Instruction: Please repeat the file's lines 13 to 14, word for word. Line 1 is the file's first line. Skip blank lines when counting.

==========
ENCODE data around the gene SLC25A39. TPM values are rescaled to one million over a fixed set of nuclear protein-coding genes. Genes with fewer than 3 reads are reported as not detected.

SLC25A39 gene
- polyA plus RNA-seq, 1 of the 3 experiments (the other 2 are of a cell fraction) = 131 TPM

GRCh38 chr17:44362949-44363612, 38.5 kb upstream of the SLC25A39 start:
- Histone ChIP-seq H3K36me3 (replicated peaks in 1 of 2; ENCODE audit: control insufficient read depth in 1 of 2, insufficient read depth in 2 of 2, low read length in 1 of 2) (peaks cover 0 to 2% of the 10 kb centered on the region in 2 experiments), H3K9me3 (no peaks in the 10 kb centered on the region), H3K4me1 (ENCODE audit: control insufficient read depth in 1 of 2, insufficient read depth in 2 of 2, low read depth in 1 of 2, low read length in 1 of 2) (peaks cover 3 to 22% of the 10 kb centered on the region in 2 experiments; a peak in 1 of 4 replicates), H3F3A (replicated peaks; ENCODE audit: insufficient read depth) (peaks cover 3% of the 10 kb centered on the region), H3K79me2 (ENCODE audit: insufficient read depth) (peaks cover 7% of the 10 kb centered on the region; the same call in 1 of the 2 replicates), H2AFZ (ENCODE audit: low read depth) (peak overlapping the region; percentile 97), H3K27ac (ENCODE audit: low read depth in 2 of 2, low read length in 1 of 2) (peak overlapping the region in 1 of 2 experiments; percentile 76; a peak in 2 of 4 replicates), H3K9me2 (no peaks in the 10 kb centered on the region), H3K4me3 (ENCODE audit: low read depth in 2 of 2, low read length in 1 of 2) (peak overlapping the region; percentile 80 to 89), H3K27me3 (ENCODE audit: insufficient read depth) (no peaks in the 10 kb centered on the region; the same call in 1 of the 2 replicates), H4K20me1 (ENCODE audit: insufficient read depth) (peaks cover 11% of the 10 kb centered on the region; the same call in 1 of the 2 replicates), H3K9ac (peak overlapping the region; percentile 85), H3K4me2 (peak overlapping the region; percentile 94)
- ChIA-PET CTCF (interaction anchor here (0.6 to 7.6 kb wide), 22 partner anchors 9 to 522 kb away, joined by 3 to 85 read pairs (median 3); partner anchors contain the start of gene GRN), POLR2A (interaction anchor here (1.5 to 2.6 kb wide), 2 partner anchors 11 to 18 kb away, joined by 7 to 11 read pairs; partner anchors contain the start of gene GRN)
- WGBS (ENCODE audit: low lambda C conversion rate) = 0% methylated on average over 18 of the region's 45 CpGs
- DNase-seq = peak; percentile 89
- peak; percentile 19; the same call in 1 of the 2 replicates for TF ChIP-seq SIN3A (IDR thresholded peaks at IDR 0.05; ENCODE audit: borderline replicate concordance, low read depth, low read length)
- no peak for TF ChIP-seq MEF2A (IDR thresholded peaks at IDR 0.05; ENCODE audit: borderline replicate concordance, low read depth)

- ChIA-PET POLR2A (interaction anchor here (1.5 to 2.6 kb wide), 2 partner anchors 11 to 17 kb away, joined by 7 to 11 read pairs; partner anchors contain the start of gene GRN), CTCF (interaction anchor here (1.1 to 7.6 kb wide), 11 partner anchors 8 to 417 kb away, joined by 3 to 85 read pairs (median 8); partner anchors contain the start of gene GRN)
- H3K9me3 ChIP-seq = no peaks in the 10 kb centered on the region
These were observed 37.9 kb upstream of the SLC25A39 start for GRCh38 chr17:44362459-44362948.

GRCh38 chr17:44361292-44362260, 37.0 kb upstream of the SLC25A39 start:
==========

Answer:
These were observed 37.9 kb upstream of the SLC25A39 start for GRCh38 chr17:44362459-44362948.

GRCh38 chr17:44361292-44362260, 37.0 kb upstream of the SLC25A39 start: